|Remarque : ceci est un travail scolaire.
Il n'a pas de caution scientifique, médicale ou autre, et, bien que cet élève ait fait un travail qui a été accepté dans le contexte scolaire, il ne peut prétendre être une source fiable d'informations !
Projet YRE 99-2000 à Genève
BOTTERON Philippe 3Sb
Biologie 5 décembre 1999
Résumé du rapport sur la mucoviscidose Rapport complet
Cystic fibrosis is a genetic disease, it is therefore transmitted only from parents to their children. The disease is on chromosome 7, and as it is transmitted in a recessive way, it is necessary that the two parents carry the defective gene. To be carrying gene means of two genes to have reached one. If the two parents carry it, they have one chance out of four to have a child who has inherited it. Moreover, half of their offspring will be carrying the disease, even if it does not show. In Europe, a newborn baby out of 2000 develops it, and one person out of 20 carries the disease. Thanks to the progress already carried out in the field of remedies against the cystic fibrosis, one achieves now at an exceptional expectancy. Now most patients live over 31 years of age. Cystic fibrosis is due to an anomaly in the cells producing mucus. It blocks the respiratory tracts and unlike the mucus of a healthy person, it does not make it possible to evacuate dust and pathogenic agents.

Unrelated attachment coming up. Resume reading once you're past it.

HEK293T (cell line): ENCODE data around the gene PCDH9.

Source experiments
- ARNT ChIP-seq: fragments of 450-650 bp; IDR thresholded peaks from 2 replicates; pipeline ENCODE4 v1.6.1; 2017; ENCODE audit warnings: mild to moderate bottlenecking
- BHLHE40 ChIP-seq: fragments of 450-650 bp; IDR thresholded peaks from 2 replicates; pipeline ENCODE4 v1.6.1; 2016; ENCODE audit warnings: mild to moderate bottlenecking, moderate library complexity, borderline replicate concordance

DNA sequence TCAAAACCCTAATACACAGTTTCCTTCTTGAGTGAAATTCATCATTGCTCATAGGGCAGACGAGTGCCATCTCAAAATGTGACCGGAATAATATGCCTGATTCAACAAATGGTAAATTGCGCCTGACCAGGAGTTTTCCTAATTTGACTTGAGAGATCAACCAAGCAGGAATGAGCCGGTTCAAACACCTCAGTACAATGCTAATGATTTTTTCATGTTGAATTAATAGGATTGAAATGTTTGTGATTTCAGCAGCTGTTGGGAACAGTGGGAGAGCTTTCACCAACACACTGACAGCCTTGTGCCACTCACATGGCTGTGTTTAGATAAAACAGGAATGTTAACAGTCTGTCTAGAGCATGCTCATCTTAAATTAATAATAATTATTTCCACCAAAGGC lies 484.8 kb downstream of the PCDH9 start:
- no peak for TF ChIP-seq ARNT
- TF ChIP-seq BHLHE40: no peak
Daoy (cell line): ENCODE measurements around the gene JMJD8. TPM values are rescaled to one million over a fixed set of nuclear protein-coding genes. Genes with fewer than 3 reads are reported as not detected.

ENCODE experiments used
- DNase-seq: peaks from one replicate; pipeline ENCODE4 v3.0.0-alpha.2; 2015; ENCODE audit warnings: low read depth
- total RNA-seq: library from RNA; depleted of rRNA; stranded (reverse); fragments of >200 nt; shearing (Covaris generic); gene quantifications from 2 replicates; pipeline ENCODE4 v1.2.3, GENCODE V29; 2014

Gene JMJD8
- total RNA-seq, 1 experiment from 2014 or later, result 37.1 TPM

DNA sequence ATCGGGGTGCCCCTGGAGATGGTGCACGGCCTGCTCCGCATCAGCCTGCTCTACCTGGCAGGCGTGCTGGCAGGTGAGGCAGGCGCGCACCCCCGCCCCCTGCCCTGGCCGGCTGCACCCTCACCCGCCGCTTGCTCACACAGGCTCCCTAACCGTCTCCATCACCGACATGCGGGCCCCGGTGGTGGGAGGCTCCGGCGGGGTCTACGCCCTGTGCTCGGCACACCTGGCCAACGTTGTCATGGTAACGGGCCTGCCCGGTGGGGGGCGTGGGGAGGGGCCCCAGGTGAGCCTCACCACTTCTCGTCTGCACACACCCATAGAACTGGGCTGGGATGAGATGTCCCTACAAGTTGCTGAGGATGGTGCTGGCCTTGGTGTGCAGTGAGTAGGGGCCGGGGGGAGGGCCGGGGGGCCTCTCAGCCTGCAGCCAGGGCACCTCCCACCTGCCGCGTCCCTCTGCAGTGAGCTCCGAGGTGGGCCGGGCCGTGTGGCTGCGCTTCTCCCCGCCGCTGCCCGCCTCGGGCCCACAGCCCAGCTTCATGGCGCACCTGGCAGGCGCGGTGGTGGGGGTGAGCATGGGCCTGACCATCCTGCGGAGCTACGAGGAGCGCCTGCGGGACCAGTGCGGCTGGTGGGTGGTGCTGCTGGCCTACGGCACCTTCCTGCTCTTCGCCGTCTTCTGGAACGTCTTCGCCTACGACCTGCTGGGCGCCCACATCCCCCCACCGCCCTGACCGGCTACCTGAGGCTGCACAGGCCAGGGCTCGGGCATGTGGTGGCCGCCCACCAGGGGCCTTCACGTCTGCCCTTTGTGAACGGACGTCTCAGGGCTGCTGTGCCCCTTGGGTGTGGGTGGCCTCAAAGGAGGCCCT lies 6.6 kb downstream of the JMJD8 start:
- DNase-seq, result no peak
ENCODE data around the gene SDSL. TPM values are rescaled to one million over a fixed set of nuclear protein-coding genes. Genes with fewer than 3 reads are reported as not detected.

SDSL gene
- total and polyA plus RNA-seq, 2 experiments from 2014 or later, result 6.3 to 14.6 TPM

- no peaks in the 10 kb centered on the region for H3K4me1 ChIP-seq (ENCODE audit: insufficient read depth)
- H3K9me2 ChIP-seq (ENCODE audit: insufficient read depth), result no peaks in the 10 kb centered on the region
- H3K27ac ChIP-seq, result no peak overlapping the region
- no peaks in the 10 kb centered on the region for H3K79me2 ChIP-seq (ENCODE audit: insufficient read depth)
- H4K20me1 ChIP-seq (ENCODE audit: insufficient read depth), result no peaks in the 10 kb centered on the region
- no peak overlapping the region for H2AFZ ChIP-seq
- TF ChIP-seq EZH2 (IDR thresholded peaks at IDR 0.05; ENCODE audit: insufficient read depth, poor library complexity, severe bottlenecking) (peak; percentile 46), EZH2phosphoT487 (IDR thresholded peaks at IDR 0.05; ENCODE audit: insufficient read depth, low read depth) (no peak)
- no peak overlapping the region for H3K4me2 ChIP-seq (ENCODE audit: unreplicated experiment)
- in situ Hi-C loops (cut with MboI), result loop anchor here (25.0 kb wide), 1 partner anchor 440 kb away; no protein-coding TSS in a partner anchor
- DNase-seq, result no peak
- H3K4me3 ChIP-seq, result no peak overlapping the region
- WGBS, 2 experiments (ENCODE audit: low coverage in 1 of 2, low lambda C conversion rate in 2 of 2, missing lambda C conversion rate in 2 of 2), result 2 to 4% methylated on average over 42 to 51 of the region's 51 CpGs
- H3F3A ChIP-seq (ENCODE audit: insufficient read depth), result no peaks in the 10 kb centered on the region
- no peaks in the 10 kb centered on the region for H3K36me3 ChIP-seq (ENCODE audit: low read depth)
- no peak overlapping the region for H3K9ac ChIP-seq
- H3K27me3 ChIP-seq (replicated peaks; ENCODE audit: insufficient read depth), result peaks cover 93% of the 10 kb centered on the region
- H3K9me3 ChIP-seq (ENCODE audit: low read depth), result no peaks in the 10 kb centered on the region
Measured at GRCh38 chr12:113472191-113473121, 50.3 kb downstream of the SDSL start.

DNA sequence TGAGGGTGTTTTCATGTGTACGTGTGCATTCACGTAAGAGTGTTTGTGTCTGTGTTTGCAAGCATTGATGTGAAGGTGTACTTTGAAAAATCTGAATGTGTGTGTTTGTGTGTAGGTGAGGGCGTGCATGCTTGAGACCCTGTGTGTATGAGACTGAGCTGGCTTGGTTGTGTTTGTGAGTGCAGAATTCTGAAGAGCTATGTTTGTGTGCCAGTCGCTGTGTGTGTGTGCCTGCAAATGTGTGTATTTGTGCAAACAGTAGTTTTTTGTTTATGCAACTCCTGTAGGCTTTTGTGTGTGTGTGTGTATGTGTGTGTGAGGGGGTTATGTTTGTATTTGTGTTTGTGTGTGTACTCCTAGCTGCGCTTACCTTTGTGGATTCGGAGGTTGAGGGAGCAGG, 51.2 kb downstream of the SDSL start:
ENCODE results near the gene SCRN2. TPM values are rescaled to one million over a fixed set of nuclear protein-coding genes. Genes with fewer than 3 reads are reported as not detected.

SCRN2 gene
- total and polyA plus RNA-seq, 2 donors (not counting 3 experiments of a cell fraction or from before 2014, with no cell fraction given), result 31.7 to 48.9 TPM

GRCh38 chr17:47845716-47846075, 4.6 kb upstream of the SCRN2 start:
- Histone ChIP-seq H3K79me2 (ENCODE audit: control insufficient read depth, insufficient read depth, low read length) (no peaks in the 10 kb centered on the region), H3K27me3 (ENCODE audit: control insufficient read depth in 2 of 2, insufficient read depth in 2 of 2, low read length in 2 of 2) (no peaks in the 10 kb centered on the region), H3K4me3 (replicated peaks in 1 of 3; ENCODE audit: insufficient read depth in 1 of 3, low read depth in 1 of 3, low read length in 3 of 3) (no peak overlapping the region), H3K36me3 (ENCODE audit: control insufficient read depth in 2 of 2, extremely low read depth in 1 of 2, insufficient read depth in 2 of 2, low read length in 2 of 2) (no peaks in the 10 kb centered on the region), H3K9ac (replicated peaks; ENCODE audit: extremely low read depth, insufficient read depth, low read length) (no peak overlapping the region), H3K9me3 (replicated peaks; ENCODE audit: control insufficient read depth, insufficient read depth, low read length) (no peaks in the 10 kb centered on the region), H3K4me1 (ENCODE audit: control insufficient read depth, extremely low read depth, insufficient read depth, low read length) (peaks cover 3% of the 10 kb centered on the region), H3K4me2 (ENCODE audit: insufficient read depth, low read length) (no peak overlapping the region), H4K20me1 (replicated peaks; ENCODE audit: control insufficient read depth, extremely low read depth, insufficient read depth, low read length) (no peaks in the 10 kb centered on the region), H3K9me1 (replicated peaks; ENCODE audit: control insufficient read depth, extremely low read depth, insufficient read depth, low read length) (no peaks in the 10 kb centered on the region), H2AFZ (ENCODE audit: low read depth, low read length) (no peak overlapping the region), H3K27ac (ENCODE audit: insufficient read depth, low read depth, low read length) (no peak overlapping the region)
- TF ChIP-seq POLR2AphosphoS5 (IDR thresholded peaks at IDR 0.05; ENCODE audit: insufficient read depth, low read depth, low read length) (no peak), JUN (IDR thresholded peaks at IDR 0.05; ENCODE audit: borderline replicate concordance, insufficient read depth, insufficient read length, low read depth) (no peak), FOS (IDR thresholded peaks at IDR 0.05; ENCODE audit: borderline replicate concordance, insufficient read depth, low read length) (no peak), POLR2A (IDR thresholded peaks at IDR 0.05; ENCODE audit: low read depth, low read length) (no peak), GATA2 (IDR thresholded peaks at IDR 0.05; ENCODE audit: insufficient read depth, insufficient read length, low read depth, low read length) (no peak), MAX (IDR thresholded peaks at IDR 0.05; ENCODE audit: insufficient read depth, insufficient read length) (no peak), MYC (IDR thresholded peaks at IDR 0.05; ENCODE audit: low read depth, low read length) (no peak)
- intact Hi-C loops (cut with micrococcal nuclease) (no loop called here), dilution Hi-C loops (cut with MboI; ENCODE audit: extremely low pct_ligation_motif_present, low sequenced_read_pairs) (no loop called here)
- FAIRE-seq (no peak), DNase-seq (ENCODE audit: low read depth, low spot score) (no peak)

For more than sixty years, studies were carried out on this disease, which condemns - almost - everybody who suffers from it. Already in 1938 at the university of Columbia Dorothy Andersen described the symptoms of cystic fibrosis and the anomalies due to this disease with precision. In 1946, one started to study the hereditary factors of cystic fibrosis. But it's only in these ten last years that one has made fulgurating progress by discovering a method to identify genes.
We studied the genetic therapy treatment. This principle consists of introducing into the cells a piece of normal gene, which will replace the defective one. Several means to introduce this gene were tested, but none is really perfectly effective for the moment. One of the methods tested consists of transplanting a healthy gene into an adenovirus (which has a predilection for respiratory tracts), which was, of course, weakened in order to prevent it from starting the disease, which it usually causes. Another virus, whose name is adeno-associated virus, resembles the adenovirus much. It is not known to give diseases to humans. Its great characteristic is that it needs another virus (like the adenovirus) to grow normally. The potential advantages of this vector are its great safety and its integration in the human genome, which would appear through a gene expression transferred later on. The last vector is the liposome. One introduces a plasmid there (strand of ADN). This liposome will be stuck to the cellular wall, will amalgamate and pour its contents inside the cell. The influenza is thus avoided, even if the integration of the corrected genetic material is easier when the vector is viral.
Another dimension studied is to know if one can modify a human gene. Within the framework of the cure of such a disease, yes. But how to differentiate a good cause from a bad one? In the case the foetus of a woman is affected by cystic fibrosis, it would be normal to abort it.
But what would occur if the parents wished to get rid of a child only carrying the gene, but not feeling their effects, this in order to avoid problems for the future generations? These ethical problems also deserve thinking about.
Full report (french)
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